2014 Rolex Awards Call for Applications

The 2014 Rolex Awards for Enterprise seek five Young Laureates with concrete projects to make the world a better place.


The Rolex Awards for Enterprise aim to encourage a spirit of enterprise in individuals around the world by supporting pioneering work in science and health, applied technology, exploration and discovery, the environment, and cultural heritage.

Applications are now open for the 2014 Rolex Awards. Rolex is looking for five visionary young men and women ready to tackle the most pressing issues facing our world.

The five Young Laureates will each receive 50,000 Swiss francs (U.S.$54,000) to advance their projects and gain worldwide recognition of their work through an international publicity campaign. They will also receive a Rolex chronometer.

Interested candidates aged between 18 and 30 years old by December 31, 2014, are invited to submit a pre-application in English on www.rolexawards.com. The final deadline for submission is May 31, 2013.


Eligibility criteria

Candidates must be between 18 and 30 years old by December 31, 2014.

Their on-going, concrete projects must improve the quality of life on the planet, expand knowledge of our world or contribute to the betterment of humankind, in the following areas: science and health; applied technology; exploration and discovery; environment; and cultural heritage. (See the 2012 recipients.)


Selection Process

Projects are judged on their feasibility, originality, potential for sustained impact and, above all, on the candidates’ spirit of enterprise. Applicants must show how they will use a Rolex Award to leverage the impact of their projects, and how, through initiative and ingenuity, they will benefit mankind.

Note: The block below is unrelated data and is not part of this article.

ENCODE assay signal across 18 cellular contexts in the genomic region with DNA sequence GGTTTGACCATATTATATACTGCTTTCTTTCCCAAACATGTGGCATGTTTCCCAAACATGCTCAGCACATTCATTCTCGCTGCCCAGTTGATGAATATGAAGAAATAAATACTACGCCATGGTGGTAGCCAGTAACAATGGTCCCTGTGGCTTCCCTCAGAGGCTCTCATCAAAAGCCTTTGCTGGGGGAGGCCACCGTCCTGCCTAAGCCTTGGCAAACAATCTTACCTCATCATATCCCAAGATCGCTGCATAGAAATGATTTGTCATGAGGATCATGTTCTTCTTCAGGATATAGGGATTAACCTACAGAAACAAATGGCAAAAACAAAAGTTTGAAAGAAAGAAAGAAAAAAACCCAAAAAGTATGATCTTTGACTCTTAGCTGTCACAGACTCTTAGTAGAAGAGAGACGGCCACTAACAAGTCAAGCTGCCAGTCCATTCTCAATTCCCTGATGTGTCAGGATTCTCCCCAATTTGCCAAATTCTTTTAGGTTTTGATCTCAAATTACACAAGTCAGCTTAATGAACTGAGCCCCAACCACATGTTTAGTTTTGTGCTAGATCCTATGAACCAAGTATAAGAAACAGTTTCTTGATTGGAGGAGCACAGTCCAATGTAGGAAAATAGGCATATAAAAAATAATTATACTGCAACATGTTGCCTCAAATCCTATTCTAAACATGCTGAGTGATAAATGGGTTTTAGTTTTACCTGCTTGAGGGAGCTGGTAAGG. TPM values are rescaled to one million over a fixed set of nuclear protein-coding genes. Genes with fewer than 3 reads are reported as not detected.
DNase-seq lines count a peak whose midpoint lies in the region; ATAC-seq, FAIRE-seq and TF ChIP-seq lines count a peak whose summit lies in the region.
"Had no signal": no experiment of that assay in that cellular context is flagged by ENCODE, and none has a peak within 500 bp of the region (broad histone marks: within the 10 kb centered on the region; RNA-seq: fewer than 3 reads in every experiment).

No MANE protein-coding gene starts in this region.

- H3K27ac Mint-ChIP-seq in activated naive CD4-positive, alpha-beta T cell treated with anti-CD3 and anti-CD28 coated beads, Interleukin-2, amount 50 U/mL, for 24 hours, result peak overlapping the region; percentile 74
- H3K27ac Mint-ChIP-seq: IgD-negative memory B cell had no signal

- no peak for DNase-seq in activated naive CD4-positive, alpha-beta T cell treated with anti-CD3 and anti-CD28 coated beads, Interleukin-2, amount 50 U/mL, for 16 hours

Winners are chosen by an international, interdisciplinary and independent Jury of experts. The applications are reviewed by a team of scientific researchers before being presented to the Jury.


For more information, visit www.rolexawards.com.


Meet the Author
Andrew Howley is a longtime contributor to the National Geographic blog, with a particular focus on archaeology and paleoanthropology generally, and ancient rock art in particular. In 2018 he became Communications Director at Adventure Scientists, founded by Nat Geo Explorer Gregg Treinish. Over 11 years at the National Geographic Society, Andrew worked in various ways to share the stories of NG explorers and grantees online. He also produced the Home Page of nationalgeographic.com for several years, and helped manage the Society's Facebook page during its breakout year of 2010. He studied Anthropology with a focus on Archaeology from the College of William & Mary in Virginia. He has covered expeditions with NG Explorers-in-Residence Mike Fay, Enric Sala, and Lee Berger. His personal interests include painting, running, and reading about history. You can follow him on Twitter @anderhowl and on Instagram @andrewjhowley.